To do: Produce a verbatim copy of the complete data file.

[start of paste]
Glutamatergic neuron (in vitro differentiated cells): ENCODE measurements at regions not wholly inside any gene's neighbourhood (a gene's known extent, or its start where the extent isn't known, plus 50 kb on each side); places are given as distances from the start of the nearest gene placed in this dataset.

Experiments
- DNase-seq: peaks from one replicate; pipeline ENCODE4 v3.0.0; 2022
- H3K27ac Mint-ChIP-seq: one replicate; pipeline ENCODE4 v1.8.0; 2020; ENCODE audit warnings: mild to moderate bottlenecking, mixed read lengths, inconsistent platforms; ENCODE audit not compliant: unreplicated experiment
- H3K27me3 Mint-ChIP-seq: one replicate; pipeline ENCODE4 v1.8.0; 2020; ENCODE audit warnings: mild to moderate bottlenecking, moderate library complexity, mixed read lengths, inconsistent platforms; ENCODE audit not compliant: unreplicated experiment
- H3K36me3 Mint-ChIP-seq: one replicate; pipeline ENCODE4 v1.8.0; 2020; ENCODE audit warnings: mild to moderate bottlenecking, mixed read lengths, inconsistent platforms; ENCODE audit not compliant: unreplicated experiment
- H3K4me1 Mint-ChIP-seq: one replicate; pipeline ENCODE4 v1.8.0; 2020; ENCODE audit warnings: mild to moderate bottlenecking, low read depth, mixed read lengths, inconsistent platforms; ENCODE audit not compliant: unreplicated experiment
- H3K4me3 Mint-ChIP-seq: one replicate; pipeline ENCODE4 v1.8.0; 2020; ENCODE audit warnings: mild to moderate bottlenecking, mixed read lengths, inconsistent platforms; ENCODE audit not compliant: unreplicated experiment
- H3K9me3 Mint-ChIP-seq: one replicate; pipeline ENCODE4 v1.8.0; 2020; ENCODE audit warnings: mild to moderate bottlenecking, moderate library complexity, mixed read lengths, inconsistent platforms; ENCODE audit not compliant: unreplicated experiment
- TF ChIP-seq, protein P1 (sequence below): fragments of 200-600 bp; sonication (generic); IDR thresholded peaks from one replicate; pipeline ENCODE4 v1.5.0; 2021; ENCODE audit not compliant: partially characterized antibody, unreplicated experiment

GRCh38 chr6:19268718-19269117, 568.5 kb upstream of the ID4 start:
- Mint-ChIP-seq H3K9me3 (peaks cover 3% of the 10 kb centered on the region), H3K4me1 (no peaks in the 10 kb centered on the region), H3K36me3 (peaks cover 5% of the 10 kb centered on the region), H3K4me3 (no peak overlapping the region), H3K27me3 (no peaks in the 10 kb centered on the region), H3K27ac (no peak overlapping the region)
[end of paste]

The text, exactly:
Glutamatergic neuron (in vitro differentiated cells): ENCODE measurements at regions not wholly inside any gene's neighbourhood (a gene's known extent, or its start where the extent isn't known, plus 50 kb on each side); places are given as distances from the start of the nearest gene placed in this dataset.

Experiments
- DNase-seq: peaks from one replicate; pipeline ENCODE4 v3.0.0; 2022
- H3K27ac Mint-ChIP-seq: one replicate; pipeline ENCODE4 v1.8.0; 2020; ENCODE audit warnings: mild to moderate bottlenecking, mixed read lengths, inconsistent platforms; ENCODE audit not compliant: unreplicated experiment
- H3K27me3 Mint-ChIP-seq: one replicate; pipeline ENCODE4 v1.8.0; 2020; ENCODE audit warnings: mild to moderate bottlenecking, moderate library complexity, mixed read lengths, inconsistent platforms; ENCODE audit not compliant: unreplicated experiment
- H3K36me3 Mint-ChIP-seq: one replicate; pipeline ENCODE4 v1.8.0; 2020; ENCODE audit warnings: mild to moderate bottlenecking, mixed read lengths, inconsistent platforms; ENCODE audit not compliant: unreplicated experiment
- H3K4me1 Mint-ChIP-seq: one replicate; pipeline ENCODE4 v1.8.0; 2020; ENCODE audit warnings: mild to moderate bottlenecking, low read depth, mixed read lengths, inconsistent platforms; ENCODE audit not compliant: unreplicated experiment
- H3K4me3 Mint-ChIP-seq: one replicate; pipeline ENCODE4 v1.8.0; 2020; ENCODE audit warnings: mild to moderate bottlenecking, mixed read lengths, inconsistent platforms; ENCODE audit not compliant: unreplicated experiment
- H3K9me3 Mint-ChIP-seq: one replicate; pipeline ENCODE4 v1.8.0; 2020; ENCODE audit warnings: mild to moderate bottlenecking, moderate library complexity, mixed read lengths, inconsistent platforms; ENCODE audit not compliant: unreplicated experiment
- TF ChIP-seq, protein P1 (sequence below): fragments of 200-600 bp; sonication (generic); IDR thresholded peaks from one replicate; pipeline ENCODE4 v1.5.0; 2021; ENCODE audit not compliant: partially characterized antibody, unreplicated experiment

GRCh38 chr6:19268718-19269117, 568.5 kb upstream of the ID4 start:
- Mint-ChIP-seq H3K9me3 (peaks cover 3% of the 10 kb centered on the region), H3K4me1 (no peaks in the 10 kb centered on the region), H3K36me3 (peaks cover 5% of the 10 kb centered on the region), H3K4me3 (no peak overlapping the region), H3K27me3 (no peaks in the 10 kb centered on the region), H3K27ac (no peak overlapping the region)